When Allison Leath rolled into the Pine River Valley after a whirlwind adventure, she was ready to invest in her new community. A job as executive director of the ELHI Community Center in Ignacio proved to be the right fit.
ELHI, or Education, Learning, Health and Inspiration, is a central hub for nonprofits, businesses and community groups in Ignacio.
The nonprofit, housed in an old school building, experienced dual adjustments early in 2020: the departure of the longtime executive director and the arrival of the coronavirus pandemic.
In May, Leath jumped in to help the nonprofit through both challenges, all while keeping an eye on ELHI’s future.
“There’s a lot of opportunity for people to know what ELHI is and how people can add value, not just in Ignacio but in this area,” Leath said. Her top priority? “Making people aware of who we are, how we can contribute and how they can contribute to us.”
Former Director Raymond Dunton, who retired in the spring, was there from the inception of the ELHI community center, said Hilary Pargin, the ELHI board of directors treasurer.
“He cared so much about the community, and he had a very vested interest in the ELHI building,” she said. “He left some really big shoes to fill.”
While living in Tennessee, Leath worked in hospital facilities, organizing internal events for medical personnel and community events. She also worked for Eastman Chemical Co., a global specialty chemical company, as the marketing and communications representative. During the hiring process, Leath beat 20 other candidates for the executive director position.
“Her leadership style is a shoulder-to-the-wheel type of leadership. She jumps right in there and is not afraid to look for solutions,” Pargin said.
A 27-foot trailerLeath and her family moved to the area after a whirlwind period of birth and loss, hoping to find a fresh start.
Leath and her husband first realized they needed to leave their high-stress jobs after the birth of their daughter in 2018. Then, Leath’s father was diagnosed with cancer. He died in June 2019.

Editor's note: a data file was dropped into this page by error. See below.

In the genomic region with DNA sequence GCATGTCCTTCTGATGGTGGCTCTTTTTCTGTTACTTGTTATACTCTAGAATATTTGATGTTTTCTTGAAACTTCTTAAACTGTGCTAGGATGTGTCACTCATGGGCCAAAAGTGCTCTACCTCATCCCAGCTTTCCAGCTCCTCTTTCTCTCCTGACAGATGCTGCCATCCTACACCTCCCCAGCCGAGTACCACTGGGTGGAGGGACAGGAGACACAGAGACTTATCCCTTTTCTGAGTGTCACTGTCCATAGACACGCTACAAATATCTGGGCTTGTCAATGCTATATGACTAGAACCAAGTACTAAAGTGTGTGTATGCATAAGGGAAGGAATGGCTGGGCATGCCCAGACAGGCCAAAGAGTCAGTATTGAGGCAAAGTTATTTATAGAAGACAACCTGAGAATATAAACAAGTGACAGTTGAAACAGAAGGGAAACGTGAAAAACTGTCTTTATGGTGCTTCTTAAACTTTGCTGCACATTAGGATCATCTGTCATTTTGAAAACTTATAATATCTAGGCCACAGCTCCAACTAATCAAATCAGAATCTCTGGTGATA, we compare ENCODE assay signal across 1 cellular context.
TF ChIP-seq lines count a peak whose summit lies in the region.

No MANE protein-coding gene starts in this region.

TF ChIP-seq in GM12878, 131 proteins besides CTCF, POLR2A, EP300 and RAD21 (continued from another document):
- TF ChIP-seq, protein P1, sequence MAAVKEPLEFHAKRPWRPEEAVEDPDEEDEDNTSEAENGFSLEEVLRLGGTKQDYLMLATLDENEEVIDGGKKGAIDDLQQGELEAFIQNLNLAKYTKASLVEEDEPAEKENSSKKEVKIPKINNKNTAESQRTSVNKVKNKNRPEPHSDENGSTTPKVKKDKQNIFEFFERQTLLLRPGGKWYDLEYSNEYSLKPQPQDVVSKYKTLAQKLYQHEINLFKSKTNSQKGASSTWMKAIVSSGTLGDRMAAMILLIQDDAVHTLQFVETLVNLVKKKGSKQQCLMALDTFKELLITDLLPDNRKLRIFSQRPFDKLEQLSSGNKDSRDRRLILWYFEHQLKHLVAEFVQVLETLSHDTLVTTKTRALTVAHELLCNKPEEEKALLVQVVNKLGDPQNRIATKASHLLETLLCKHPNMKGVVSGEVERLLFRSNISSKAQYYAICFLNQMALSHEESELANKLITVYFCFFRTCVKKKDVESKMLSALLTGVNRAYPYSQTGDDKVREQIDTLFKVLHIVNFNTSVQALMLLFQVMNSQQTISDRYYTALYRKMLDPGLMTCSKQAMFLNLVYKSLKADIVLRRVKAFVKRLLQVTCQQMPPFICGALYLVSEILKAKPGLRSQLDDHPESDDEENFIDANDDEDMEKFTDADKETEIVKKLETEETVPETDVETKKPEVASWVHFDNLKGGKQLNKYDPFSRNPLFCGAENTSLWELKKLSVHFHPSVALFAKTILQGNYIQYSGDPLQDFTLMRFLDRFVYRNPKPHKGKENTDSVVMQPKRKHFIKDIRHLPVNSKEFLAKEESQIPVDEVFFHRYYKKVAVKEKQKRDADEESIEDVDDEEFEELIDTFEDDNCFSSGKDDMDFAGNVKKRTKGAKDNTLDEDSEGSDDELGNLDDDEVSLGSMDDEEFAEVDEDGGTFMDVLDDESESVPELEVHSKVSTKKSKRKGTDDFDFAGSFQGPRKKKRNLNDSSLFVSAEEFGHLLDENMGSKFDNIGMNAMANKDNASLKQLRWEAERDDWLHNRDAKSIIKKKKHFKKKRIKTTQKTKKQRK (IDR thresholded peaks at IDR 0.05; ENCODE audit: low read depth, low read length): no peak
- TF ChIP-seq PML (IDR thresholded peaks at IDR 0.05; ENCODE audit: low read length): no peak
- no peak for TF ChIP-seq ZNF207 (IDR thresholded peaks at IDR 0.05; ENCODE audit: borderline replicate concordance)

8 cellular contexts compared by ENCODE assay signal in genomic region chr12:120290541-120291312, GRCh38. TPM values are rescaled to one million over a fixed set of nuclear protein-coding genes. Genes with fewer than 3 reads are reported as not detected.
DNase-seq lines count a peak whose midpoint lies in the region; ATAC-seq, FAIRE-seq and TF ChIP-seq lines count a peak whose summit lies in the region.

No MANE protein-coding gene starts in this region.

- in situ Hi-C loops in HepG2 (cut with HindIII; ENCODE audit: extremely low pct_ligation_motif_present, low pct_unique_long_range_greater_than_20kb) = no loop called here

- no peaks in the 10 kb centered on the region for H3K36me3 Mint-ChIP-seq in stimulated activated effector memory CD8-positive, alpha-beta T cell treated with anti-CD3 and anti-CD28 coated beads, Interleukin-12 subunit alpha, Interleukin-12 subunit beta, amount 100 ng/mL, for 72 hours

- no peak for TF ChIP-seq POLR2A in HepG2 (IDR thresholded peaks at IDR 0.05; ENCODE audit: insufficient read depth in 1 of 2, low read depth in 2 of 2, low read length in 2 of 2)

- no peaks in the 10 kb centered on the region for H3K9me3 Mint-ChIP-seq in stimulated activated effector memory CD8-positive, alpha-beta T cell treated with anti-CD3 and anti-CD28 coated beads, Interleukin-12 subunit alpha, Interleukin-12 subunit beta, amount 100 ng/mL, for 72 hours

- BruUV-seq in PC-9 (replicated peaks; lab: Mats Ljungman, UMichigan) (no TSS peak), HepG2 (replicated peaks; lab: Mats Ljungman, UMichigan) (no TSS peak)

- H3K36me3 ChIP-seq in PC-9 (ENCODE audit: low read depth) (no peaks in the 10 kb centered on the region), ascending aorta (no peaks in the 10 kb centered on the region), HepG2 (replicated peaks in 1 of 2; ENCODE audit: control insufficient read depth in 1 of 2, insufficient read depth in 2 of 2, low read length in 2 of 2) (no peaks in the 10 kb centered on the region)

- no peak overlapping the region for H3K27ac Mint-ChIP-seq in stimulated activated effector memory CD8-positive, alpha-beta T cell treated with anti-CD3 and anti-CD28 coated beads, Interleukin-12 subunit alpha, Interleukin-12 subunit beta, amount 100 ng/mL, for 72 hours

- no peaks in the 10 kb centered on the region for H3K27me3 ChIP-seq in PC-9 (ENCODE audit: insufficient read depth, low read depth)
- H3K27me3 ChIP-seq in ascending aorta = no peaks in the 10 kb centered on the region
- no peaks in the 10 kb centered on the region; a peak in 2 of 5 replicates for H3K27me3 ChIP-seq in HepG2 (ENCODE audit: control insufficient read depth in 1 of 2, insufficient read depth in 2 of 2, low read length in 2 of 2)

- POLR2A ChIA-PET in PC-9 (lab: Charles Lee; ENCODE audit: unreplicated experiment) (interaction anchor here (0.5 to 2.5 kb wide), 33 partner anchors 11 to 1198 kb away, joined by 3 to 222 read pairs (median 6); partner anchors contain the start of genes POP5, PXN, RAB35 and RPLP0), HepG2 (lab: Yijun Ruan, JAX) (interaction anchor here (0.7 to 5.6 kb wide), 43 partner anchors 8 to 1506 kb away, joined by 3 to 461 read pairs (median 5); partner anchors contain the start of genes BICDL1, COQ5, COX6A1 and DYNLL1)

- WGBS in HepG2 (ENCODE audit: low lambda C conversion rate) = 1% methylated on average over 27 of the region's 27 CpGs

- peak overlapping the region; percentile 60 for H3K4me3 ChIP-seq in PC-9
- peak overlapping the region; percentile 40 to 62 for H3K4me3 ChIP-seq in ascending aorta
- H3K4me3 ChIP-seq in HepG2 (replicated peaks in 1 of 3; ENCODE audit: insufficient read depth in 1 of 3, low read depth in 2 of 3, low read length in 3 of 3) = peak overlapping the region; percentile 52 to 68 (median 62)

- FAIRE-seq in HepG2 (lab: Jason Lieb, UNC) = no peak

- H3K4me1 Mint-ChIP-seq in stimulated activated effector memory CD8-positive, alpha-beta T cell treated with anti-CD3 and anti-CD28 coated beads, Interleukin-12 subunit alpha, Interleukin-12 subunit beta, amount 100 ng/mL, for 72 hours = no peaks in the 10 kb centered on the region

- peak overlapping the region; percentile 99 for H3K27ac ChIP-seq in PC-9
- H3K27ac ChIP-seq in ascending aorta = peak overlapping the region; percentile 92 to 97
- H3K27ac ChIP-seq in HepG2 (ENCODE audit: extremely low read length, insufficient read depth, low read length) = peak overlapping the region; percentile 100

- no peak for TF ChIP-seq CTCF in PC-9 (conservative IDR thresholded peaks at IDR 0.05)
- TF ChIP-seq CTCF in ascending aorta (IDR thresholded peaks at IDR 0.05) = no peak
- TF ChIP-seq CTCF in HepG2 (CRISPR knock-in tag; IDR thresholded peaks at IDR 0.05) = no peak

“It made us start to consider our lives and how we wanted to live them,” she said. “It’s been pretty hard. Had it not happened, we wouldn’t be here.”
The couple quit their jobs, sold their house and “set sail” to go exploring in a 27-foot travel trailer in August 2019. They saw the Albuquerque Balloon Fiesta and Palo Duro Canyon State Park in Texas. The family passed through seven states before finding their way to Purgatory. They loved the area and decided to stay.
“My dad was really big into the community. He did everything he could to help people who didn’t have a lot of money or didn’t have very good role models,” Leath said. “I feel like I got that from him – wanting to be part of something that’s important.”
Looking aheadThat drive to help her community motivated her to take on her new role. As executive director, Leath builds relationships with the 10 tenant organizations and the surrounding community. She manages building maintenance and reports to the ELHI board of directors.
“We’re counting on her as kind of the boots-on-the-ground person ... so we can make good decisions,” Pargin said. “Her role in doing that is invaluable to us.”
When she took on the job, Leath dove into implementing the coronavirus-related public health guidelines. The nonprofit prepared for times when tenants might struggle to pay rent. It offered adjusted payment structures if the businesses needed them.
“That helped me tremendously,” said Elizabeth Herring, owner of Ignite Gymnastics and an ELHI board member. “We immediately told people, ‘Don’t stress about rent. We will work with you.’ That helped me too because I was feeling a lot of stress and pressure.”
Leath and the board of directors have started a three-year strategic planning process to determine what ELHI should look like in the future. Leath, herself, is focused on finding new opportunities for ELHI.
“I just don’t want the ELHI to be forgotten,” she said. “With the new board, with me being new, I think the future is really bright for us.”